These verses paint a picture of Yoga sadhana and present us with the kinds of things that happen inside and outside of meditation that prepare the way for the equanimity of union with the Divine.
Yoga – union.
Sadhana – spiritual practices: ‘the means of obtaining proof and mastery; the means of bringing about fulfillment, completion, perfection.’
Physical-material sacrifices, purification, yoga, self-inspection and the study of the scriptures are sacrifices offered by sincere aspirants.
“Sacrifices offered by sincere aspirants” – forms of sadhana performed by determined aspirants.
Physical-material sacrifices. In meditation: spontaneous actions of body, breath and energy. Outside meditation: living simply, selfless service, monetary gifts, food, etc. to the teacher.
Purification. In meditation: spontaneous purification of body, mind and feelings. Outside meditation: attention to diet, the practice of yama and niyama, asana, pranayama.
Any kind of spiritual path taken to the full will involve purification, whether through purification techniques or purification brought on by yoga itself.
Purification is one way to understand the Sanskrit word tapas, the third niyama. Usually translated as ‘austerity’, tapas means ‘to burn, melt down, warm’. This gives us a clue as to the kind of purification that is going to come of yoga itself. Whereas physical purification usually takes place by impurities leaving the body, when purification is achieved through yoga, impurities of all kinds melt away (tapas).
Yoga. In meditation: spontaneous asana, pranayama, pratyahara and union (samyama: concentration, meditation, samadhi). Outside of meditation: asana and pranayama.
Self-inspection and Study. In and out of meditation: contemplation and self-referencing with self-honesty, contemplation on the self and the Self; studying scripture, listening to and reading scriptural teachings, receiving oral teachings, teaching others.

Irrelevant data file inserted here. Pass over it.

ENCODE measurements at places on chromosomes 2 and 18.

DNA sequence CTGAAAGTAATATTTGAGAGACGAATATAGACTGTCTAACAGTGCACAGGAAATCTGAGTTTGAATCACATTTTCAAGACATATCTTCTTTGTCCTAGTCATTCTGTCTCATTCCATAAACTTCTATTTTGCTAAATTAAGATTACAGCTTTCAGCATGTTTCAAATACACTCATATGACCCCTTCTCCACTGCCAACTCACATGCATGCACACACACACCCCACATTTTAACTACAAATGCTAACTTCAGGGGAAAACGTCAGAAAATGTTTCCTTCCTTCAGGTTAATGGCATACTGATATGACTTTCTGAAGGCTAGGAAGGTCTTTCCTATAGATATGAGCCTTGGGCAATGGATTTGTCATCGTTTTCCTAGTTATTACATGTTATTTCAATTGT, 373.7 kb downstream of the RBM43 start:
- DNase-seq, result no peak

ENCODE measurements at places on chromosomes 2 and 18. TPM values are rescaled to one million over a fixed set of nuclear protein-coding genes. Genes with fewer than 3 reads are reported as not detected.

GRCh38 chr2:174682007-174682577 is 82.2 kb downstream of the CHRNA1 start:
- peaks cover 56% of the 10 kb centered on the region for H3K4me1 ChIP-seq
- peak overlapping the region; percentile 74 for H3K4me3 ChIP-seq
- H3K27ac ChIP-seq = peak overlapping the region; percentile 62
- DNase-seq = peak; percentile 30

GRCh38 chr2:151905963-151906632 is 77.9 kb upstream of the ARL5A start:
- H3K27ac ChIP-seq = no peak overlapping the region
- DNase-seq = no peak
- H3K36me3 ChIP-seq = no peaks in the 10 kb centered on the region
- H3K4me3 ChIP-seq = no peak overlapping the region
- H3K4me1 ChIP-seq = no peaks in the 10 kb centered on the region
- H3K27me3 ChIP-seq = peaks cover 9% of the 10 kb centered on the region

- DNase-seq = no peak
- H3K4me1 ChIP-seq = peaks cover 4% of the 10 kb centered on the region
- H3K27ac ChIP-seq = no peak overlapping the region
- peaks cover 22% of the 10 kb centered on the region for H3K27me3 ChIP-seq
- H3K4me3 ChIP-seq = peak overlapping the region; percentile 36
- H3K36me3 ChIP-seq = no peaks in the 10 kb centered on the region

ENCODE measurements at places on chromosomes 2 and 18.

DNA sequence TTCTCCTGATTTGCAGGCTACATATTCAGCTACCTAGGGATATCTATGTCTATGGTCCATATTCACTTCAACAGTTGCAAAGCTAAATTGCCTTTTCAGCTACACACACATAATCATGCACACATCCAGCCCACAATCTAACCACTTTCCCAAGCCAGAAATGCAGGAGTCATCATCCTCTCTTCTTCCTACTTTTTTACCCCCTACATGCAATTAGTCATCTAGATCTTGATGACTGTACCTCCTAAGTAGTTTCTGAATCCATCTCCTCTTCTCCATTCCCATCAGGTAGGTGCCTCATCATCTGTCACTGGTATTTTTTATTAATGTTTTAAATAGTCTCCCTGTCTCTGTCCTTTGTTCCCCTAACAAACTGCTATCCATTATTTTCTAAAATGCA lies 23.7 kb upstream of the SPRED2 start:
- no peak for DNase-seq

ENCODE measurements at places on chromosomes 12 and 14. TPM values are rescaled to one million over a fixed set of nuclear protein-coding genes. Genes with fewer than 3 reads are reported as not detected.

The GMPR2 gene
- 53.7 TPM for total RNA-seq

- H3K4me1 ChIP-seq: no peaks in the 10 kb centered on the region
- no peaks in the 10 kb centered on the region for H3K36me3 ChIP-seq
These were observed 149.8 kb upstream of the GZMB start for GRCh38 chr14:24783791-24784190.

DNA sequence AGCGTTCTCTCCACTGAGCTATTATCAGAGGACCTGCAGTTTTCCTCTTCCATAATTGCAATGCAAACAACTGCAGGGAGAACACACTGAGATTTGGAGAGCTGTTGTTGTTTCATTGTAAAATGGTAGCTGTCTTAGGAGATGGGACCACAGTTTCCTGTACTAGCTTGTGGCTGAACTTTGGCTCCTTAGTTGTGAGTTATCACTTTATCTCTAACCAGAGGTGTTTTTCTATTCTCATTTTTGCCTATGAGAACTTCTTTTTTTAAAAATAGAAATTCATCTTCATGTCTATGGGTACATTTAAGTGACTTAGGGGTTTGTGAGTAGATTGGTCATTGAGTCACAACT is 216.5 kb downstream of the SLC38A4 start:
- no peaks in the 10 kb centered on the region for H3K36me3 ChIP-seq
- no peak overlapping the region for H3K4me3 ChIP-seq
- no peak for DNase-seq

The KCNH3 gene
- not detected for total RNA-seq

A sincere aspirant will not stop just because he or she is taken out of their comfort zone. To do this is to refuse progress, for progress involves change, and change is rarely comfortable.
Other offerings are apana into prana, and prana into apana. Another offering is both prana and apana, restraining the movement of the life energy.
The offering of “apana into prana and prana into apana” is, on the surface, a reference to breathing out and breathing in, which is how some translations are worded. But it is also a specific pranayama (anulomaviloma) in which the breath is taken in through the left nostril (apana), held for a time, and released through the right nostril (prana), then repeated in reverse beginning with the right nostril. This is a very relaxing and balancing breath that anyone can practice.
The offering of “both prana and apana” results in “restraining the movement of the life energy” as the breath is held. Another, deeper way to understand this though, is that kundalini awakens with the marriage of prana and apana; their mutual ‘restraint’ is then understood as kumbhaka. From this point of view, it is a description of how kundalini is awakened and paves the way to the breathless state and samadhi.
Also, restraining food or livelihood is an offering of prana into prana. These are sacrifices made by sacrifice-knowers whose stains are diminished or destroyed through their sacrifices.
Stains – The Sanskrit for ‘stains’ refers to karma that has an injurious effect on oneself or others, and nullifies ‘good’ karma.
One of the first ways people try to improve their lives is through diet, which is reflected in this last form of sacrifice. The sacrifice of ‘restraining food’ as an offering of prana into prana, indicates that this sacrifice is made by means of intention, or will. However, with the practice of natural yoga, attention to diet comes about naturally.
The Sanskrit word for ‘restraining food’ includes ‘livlihood’ and may be interpreted as living simply, which also comes about naturally for one who takes their sadhana to the full. A yogi has no time or interest in working for a living in the fast lane.
Verses 24-30 tell of different kinds of sacrifices, the various ways people do sadhana to diminish their ‘stains’. This brings more ease into their lives as they enjoy more inspiring meditation experiences, and augment their progress.
Does everyone who takes up the spiritual journey always run into these same things? In one lifetime or another, yes, and in every lifetime to some degree, all of them. To know what they are is to take aim and score!
Namaste (I bow to the Divine One that You really are),
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